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Paramount Studios presents
The Next Best Thing (2000)

Abbie: All they have are 30's musicals.
Robert: They got stuck in the depression.
Abbie: So did I.



Review By: Kevin Clemons   
Published: August 29, 2000

Stars: Madonna, Rupert Everett
Other Stars: Benjamin Bratt, Lynn Redgrave, Michael Vartan
Director: John Schlesinger

MPAA Rating: PG-13 for mature thematic elements, sexual content, partial nudity and language
Run Time: 01h:47m:00s
Release Date: August 29, 2000
UPC: 097363342243
Genre: drama


Style
Grade
Substance
Grade
Image Transfer
Grade
Audio Transfer
Grade
Extras
Grade
C B-B+C+ B-

DVD Review


Let me start by saying that there is a history of diabetes in my family and I regularly need to have my sugar levels checked for early signs. So it was with that in mind that I sat down to watch The Next Best Thing, a film that I avoided like the plague while in theaters, much to the dismay of my then girlfriend. While not quite the sugar feast I was expecting, the film does have its saccharine moments. But the final half of the film offers up a startling dose of reality I was not expecting.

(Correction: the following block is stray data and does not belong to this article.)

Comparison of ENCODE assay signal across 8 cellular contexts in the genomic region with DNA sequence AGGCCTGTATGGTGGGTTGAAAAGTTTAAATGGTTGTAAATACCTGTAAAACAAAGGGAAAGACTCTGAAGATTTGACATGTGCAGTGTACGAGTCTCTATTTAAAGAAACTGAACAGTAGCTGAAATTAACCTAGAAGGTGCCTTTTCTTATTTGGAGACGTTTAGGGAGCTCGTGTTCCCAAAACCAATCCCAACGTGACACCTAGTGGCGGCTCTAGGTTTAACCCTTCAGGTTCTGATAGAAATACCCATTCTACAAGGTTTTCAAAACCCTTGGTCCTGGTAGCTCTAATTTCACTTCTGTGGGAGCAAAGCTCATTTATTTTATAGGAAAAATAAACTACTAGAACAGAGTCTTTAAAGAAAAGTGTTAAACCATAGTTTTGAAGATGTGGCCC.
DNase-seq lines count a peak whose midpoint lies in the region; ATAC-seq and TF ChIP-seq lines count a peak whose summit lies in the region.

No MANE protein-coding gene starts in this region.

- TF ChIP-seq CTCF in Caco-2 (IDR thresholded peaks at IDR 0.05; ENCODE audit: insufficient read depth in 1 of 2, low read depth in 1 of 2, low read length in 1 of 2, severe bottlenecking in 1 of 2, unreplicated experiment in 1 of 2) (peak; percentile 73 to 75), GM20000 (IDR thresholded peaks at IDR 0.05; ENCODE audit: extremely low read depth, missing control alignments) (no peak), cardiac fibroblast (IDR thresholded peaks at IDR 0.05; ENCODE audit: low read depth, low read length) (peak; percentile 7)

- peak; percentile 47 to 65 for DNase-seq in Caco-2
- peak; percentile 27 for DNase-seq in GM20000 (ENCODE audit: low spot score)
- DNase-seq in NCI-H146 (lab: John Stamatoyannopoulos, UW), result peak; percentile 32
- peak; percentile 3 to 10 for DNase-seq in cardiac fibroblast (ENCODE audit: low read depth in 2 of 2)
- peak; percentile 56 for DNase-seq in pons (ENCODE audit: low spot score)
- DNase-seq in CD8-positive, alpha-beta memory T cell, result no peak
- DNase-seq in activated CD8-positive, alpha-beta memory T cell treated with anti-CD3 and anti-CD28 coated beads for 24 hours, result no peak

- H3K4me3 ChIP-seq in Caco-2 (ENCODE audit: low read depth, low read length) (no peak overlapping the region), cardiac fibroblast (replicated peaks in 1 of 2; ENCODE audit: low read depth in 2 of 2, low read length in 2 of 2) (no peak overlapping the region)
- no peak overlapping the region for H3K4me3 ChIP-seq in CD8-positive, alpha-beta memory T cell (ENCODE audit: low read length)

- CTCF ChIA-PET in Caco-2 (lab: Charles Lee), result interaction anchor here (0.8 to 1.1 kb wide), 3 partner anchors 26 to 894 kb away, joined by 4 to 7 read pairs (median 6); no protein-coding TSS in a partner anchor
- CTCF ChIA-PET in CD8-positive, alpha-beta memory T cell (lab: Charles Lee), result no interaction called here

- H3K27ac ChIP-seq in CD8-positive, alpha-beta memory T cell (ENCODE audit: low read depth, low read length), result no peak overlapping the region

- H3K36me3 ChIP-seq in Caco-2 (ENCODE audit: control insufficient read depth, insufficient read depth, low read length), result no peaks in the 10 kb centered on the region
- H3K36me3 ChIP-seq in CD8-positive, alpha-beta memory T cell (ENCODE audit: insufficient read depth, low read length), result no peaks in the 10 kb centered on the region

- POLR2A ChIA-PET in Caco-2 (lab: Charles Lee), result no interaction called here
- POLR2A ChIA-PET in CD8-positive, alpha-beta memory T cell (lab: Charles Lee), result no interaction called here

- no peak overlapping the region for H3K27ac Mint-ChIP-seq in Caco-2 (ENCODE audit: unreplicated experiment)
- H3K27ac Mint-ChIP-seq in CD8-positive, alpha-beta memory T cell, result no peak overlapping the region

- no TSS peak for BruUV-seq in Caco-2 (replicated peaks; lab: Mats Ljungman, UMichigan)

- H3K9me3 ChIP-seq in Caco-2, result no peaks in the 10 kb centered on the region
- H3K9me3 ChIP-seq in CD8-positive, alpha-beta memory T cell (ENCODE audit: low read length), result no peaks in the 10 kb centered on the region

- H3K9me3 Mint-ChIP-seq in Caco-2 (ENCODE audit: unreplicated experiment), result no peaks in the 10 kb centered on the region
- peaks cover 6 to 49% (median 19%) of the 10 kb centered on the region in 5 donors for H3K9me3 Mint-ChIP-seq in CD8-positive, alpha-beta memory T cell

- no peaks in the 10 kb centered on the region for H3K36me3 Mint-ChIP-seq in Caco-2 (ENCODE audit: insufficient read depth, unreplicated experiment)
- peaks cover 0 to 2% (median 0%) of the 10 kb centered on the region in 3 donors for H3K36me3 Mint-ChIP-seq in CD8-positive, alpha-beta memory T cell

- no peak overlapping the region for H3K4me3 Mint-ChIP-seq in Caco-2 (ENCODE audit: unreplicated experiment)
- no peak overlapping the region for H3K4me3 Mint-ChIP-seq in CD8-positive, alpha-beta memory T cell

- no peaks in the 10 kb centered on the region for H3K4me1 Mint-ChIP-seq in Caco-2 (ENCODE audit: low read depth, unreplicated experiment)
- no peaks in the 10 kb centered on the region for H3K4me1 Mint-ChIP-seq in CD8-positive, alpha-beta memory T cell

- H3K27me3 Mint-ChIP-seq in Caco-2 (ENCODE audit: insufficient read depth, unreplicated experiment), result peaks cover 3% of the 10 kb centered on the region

Trying to describe The Next Best Thing is like talking about two films that might have worked well on their own. The first act plays more like a 30-minute sitcom. Robert (Everett) and Abbie (Madonna) are introduced to each other while they are both recovering from relationships that ended badly. It just so happens that both were in relationships with men. They become best friends and do everything friends do together, but on one night things get out of control when they have too much to drink, and they have sex. They let several weeks go by without speaking to each other until Abbie learns that she is pregnant. The "couple" makes the decision to move in together and raise the child, Sam, without the benefit of marriage. The second half, which occurs six years later, shows a change from being a sweet-natured romantic comedy to a more serious drama. Robert and Abbie seem to have the perfect home life until Ben (Bratt) comes into Abbie's life, and sweeps her off her feet. Robert fears he will forced out of Sam's life as talk of marriage starts to flow. A fierce custody battle begins and the two former friends quickly become enemies.